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Lecture

The Sramana traditions- Upanisads, Jainism

4 Pages
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Department
Religion
Course Code
RLG100Y1
Professor
Andre Maintenay

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World ReligionsNovember 29th, 2011.
The Sramana traditions: Upanisads, Jainism
Reading: Ch. 7 “The Jain Tradition,” pp. 353-375
The Sramana Tradition – groups of people who rejected Verdic tradition and
who left their home, wandered off into wilderness searching for answers to
different kinds of questions
Such individuals characterized by giving up social world and embrace of a
lifestyle of homeless wandering and focusing on larger spiritual understanding
Ascetic tradition, tradition that focuses fair bit on disciplining body, depriving it
of luxuries or basic comfort, e.g. bed, limiting food, and expose themselves to
various extremities (extreme cold, extreme heat)
Backdrop of how all Indic traditions develop, origins of Jainism among Sramana
Somewhere through expanse of history, Jain tradition has 24 teachers in total to
instruct and guide people on the right path
Usually these teachers appear on the downward phase of the cycle – why? Before
you hit rock bottom so you have some guidance with which to go back up again
Teachers are morally disciplines, self mastered characters, set out guidelines on
how to live an orderly, morally informed life, there to refresh human learning on
these points, remind us of the core principles of living
These teachers known generally by 2 names: Tirthankara, meaning a bridge
builder (referring to somebody who construct build from sansaar—the world we
live in, to mokshra—lasting, peaceful place) or Jina, meaning one who has
concurred (concurred a temptation, distress, the experience of living in the world
in a distressed state)
Vardhamana Kasyapa, more familiarly known as Mahavira (meaning a great hero)
often referred to as founder of Jainism
Mahavira lived b/w 599 and 527 B.C.E. and therefore elder contemporary of
Buddha
He was one who brought happiness to other people, concerned with care of other
people, but in his lifestyle, was sharama, someone who is engaged in ascetic
wanderness
Developed indifference to pleasure and pain, whos rich in self control, self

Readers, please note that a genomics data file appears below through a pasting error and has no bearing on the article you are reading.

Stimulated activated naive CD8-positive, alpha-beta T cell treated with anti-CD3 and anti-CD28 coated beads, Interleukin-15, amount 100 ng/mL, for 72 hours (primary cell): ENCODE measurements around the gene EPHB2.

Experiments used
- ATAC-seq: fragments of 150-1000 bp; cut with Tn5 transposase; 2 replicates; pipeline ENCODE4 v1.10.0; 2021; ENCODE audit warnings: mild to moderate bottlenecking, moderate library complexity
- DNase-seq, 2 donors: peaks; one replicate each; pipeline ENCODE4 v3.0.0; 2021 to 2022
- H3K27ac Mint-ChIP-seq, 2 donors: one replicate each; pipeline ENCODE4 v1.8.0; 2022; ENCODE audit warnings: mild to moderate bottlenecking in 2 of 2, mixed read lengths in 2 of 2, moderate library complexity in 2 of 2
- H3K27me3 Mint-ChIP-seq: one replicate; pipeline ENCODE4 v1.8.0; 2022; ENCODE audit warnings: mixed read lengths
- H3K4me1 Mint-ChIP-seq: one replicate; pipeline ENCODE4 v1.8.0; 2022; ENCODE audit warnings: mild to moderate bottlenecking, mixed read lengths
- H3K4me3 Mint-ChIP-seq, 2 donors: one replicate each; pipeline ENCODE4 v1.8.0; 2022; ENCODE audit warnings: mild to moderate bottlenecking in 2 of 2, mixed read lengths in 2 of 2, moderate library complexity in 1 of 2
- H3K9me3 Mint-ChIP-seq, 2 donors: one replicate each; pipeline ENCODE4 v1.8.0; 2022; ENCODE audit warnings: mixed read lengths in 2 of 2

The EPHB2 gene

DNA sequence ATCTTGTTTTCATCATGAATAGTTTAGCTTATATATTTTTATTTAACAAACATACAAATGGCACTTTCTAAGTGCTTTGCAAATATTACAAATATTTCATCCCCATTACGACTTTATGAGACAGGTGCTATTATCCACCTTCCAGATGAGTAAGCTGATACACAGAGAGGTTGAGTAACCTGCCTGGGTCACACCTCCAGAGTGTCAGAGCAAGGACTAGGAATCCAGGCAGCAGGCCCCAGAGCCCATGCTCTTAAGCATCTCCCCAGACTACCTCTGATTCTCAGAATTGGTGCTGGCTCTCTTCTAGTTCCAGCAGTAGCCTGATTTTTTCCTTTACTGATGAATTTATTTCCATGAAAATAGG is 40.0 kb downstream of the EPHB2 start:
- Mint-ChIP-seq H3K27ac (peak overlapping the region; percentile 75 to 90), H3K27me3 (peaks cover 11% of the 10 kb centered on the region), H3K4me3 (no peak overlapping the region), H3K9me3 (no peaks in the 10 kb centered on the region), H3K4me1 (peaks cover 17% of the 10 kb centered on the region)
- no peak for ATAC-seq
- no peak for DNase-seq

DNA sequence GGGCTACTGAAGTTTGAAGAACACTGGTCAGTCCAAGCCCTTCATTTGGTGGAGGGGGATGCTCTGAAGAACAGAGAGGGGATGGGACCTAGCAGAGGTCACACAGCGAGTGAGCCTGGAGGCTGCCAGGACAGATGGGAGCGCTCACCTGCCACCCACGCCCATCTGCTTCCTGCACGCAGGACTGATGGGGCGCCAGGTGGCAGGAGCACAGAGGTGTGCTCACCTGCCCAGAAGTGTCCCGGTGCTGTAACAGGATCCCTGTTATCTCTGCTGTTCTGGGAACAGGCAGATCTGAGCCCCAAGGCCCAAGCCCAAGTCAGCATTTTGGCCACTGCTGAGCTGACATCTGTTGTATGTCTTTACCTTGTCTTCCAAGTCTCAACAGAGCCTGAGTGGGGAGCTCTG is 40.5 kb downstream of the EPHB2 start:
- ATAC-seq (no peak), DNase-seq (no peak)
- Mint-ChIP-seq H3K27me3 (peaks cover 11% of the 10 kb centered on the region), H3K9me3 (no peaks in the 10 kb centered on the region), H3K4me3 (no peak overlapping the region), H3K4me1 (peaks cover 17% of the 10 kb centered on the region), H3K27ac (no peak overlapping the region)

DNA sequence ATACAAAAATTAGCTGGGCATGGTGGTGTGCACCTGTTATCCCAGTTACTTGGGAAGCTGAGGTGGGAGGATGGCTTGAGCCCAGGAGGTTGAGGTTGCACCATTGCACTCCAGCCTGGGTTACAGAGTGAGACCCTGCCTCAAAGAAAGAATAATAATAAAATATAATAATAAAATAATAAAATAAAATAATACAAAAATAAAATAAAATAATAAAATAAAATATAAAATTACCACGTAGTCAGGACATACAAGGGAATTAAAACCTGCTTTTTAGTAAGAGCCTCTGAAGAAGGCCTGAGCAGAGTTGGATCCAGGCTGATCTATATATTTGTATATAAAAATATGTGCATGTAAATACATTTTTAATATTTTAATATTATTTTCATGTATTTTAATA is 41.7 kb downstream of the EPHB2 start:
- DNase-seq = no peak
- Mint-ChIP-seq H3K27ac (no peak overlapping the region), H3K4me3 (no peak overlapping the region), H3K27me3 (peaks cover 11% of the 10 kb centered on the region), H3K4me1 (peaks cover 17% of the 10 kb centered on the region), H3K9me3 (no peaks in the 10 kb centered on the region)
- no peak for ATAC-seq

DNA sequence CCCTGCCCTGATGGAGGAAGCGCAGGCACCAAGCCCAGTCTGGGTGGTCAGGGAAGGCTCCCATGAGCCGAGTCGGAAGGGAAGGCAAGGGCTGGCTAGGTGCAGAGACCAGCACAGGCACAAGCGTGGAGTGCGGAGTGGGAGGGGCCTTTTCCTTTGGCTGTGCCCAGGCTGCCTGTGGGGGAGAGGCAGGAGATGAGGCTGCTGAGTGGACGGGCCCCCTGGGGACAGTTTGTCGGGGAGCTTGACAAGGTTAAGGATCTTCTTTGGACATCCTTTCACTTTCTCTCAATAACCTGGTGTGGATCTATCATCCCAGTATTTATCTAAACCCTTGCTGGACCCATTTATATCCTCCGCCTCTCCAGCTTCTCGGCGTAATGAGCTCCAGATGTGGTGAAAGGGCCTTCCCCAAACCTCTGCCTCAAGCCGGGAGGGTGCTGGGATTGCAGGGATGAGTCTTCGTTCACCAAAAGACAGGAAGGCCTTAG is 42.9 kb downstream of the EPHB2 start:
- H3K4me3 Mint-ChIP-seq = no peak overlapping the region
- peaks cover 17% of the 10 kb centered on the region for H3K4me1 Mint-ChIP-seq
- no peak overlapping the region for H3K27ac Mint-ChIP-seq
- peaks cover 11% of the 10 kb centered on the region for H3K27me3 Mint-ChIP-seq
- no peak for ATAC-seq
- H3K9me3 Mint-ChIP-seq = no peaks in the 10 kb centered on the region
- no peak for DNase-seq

discipline and self master, hence Mahavira was great master of shramana
Character of extraordinary passion, kindness for other beings
Hagiography – a faith account of an individual, e.g. Gospels
Assumes role of renouncer and begins search for enlightenment
Eventually discards all sense of person possession, symbol of this discards
clothing, letting go final act of last vestige of his attachment to the norms of
society
Trying to shed ideal, prejudices, norms of society, begin by leaving home, shed
clothing, eventually realize clinging onto sense of shame to clothing (why do we
wear clothing? why do we want to cover up? – because people react to you
differently when youre naked, you have a sense of embarrassment which tells
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Description
World Religions November 29 , 2011. The Sramana traditions: Upanisads, Jainism Reading: Ch. 7 The Jain Tradition, pp. 353-375 The Sramana Tradition groups of people who rejected Verdic tradition and who left their home, wandered off into wilderness searching for answers to different kinds of questions Such individuals characterized by giving up social world and embrace of a lifestyle of homeless wandering and focusing on larger spiritual understanding Ascetic tradition, tradition that focuses fair bit on disciplining body, depriving it of luxuries or basic comfort, e.g. bed, limiting food, and expose themselves to various extremities (extreme cold, extreme heat) Backdrop of how all Indic traditions develop, origins of Jainism among Sramana Somewhere through expanse of history, Jain tradition has 24 teachers in total to instruct and guide people on the right path Usually these teachers appear on the downward phase of the cycle why? Before you hit rock bottom so you have some guidance with which to go back up again Teachers are morally disciplines, self mastered characters, set out guidelines on how to live an orderly, morally informed life, there to refresh human learning on these points, remind us of the core principles of living These teachers known generally by 2 names: Tirthankara, meaning a bridge builder (referring to somebody who construct build from sansaarthe world we live in, to mokshralasting, peaceful place) or Jina, meaning one who has concurred (concurred a temptation, distress, the experience of living in the world in a distressed state) Vardhamana Kasyapa, more familiarly known as Mahavira (meaning a great hero) often referred to as founder of Jainism Mahavira lived bw 599 and 527 B.C.E. and therefore elder contemporary of Buddha He was one who brought happiness to other people, concerned with care of other people, but in his lifestyle, was sharama, someone who is engaged in ascetic wanderness Developed indifference to pleasure and pain, whos rich in self control, self discipline and self master, hence Mahavira was great master of shramana Character of extraordinary passion, kindness for other beings Hagiography a faith account of an individual, e.g. Gospels Assumes role of renouncer and begins search for enlightenment Eventually discards all sense of person possession, symbol of this discards clothing, letting go final act of last vestige of his attachment to the norms of society Trying to shed ideal, prejudices, norms of society, begin by leaving home, shed clothing, eventually realize clinging onto sense of shame to clothing (why do we wear clothing? why do we want to cover up? because people react to you differently when youre naked, you have a sense of embarrassment which tells www.notesolution.com
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